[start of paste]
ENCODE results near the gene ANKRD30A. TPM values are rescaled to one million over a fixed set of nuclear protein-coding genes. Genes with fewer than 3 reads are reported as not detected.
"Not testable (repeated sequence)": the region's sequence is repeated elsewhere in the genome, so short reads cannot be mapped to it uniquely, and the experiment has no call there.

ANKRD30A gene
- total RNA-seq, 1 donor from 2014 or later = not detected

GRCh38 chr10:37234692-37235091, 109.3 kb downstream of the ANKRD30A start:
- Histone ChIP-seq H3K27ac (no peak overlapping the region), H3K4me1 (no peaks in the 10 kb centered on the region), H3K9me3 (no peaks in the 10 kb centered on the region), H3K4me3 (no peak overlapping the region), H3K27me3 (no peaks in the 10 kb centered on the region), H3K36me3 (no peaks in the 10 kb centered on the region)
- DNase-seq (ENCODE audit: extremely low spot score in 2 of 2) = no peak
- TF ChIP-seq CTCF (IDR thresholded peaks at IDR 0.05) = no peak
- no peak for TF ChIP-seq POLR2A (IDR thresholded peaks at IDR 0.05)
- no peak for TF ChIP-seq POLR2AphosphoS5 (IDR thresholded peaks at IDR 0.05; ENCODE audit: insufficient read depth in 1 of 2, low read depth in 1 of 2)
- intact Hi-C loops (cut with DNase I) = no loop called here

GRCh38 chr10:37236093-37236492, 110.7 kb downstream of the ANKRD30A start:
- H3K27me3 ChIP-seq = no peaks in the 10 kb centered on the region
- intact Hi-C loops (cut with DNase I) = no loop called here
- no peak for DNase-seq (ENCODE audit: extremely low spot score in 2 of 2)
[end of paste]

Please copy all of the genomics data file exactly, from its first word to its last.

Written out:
ENCODE results near the gene ANKRD30A. TPM values are rescaled to one million over a fixed set of nuclear protein-coding genes. Genes with fewer than 3 reads are reported as not detected.
"Not testable (repeated sequence)": the region's sequence is repeated elsewhere in the genome, so short reads cannot be mapped to it uniquely, and the experiment has no call there.

ANKRD30A gene
- total RNA-seq, 1 donor from 2014 or later = not detected

GRCh38 chr10:37234692-37235091, 109.3 kb downstream of the ANKRD30A start:
- Histone ChIP-seq H3K27ac (no peak overlapping the region), H3K4me1 (no peaks in the 10 kb centered on the region), H3K9me3 (no peaks in the 10 kb centered on the region), H3K4me3 (no peak overlapping the region), H3K27me3 (no peaks in the 10 kb centered on the region), H3K36me3 (no peaks in the 10 kb centered on the region)
- DNase-seq (ENCODE audit: extremely low spot score in 2 of 2) = no peak
- TF ChIP-seq CTCF (IDR thresholded peaks at IDR 0.05) = no peak
- no peak for TF ChIP-seq POLR2A (IDR thresholded peaks at IDR 0.05)
- no peak for TF ChIP-seq POLR2AphosphoS5 (IDR thresholded peaks at IDR 0.05; ENCODE audit: insufficient read depth in 1 of 2, low read depth in 1 of 2)
- intact Hi-C loops (cut with DNase I) = no loop called here

GRCh38 chr10:37236093-37236492, 110.7 kb downstream of the ANKRD30A start:
- H3K27me3 ChIP-seq = no peaks in the 10 kb centered on the region
- intact Hi-C loops (cut with DNase I) = no loop called here
- no peak for DNase-seq (ENCODE audit: extremely low spot score in 2 of 2)